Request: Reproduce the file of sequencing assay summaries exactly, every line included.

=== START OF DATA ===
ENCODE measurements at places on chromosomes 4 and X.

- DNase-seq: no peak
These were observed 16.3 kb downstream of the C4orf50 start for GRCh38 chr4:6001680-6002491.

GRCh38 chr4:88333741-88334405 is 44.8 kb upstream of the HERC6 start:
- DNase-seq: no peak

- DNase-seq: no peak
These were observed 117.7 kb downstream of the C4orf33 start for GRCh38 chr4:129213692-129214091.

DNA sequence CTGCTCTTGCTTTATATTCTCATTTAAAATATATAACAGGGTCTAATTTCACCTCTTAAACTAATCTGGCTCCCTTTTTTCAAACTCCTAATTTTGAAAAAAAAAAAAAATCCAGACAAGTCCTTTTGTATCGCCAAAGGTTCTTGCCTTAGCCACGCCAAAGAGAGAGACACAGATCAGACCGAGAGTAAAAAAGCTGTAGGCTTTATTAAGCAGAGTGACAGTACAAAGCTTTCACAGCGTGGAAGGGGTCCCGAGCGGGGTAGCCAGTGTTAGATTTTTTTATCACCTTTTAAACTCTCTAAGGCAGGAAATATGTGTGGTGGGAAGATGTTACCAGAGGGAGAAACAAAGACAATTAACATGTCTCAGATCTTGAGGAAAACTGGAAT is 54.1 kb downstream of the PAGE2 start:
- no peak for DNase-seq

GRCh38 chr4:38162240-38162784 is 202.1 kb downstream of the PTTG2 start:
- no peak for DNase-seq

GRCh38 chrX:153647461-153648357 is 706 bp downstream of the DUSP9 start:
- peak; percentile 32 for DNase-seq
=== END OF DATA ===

ENCODE measurements at places on chromosomes 4 and X.

- DNase-seq: no peak
These were observed 16.3 kb downstream of the C4orf50 start for GRCh38 chr4:6001680-6002491.

GRCh38 chr4:88333741-88334405 is 44.8 kb upstream of the HERC6 start:
- DNase-seq: no peak

- DNase-seq: no peak
These were observed 117.7 kb downstream of the C4orf33 start for GRCh38 chr4:129213692-129214091.

DNA sequence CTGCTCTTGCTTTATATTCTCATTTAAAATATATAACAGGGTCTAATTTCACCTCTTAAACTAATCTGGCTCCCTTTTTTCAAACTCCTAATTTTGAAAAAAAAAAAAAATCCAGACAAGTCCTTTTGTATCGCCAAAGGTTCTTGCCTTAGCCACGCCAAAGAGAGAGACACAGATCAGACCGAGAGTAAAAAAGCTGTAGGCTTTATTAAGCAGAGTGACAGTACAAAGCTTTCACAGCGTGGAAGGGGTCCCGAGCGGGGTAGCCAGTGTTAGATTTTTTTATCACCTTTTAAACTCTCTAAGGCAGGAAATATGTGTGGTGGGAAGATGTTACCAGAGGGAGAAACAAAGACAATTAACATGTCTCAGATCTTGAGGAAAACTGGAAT is 54.1 kb downstream of the PAGE2 start:
- no peak for DNase-seq

GRCh38 chr4:38162240-38162784 is 202.1 kb downstream of the PTTG2 start:
- no peak for DNase-seq

GRCh38 chrX:153647461-153648357 is 706 bp downstream of the DUSP9 start:
- peak; percentile 32 for DNase-seq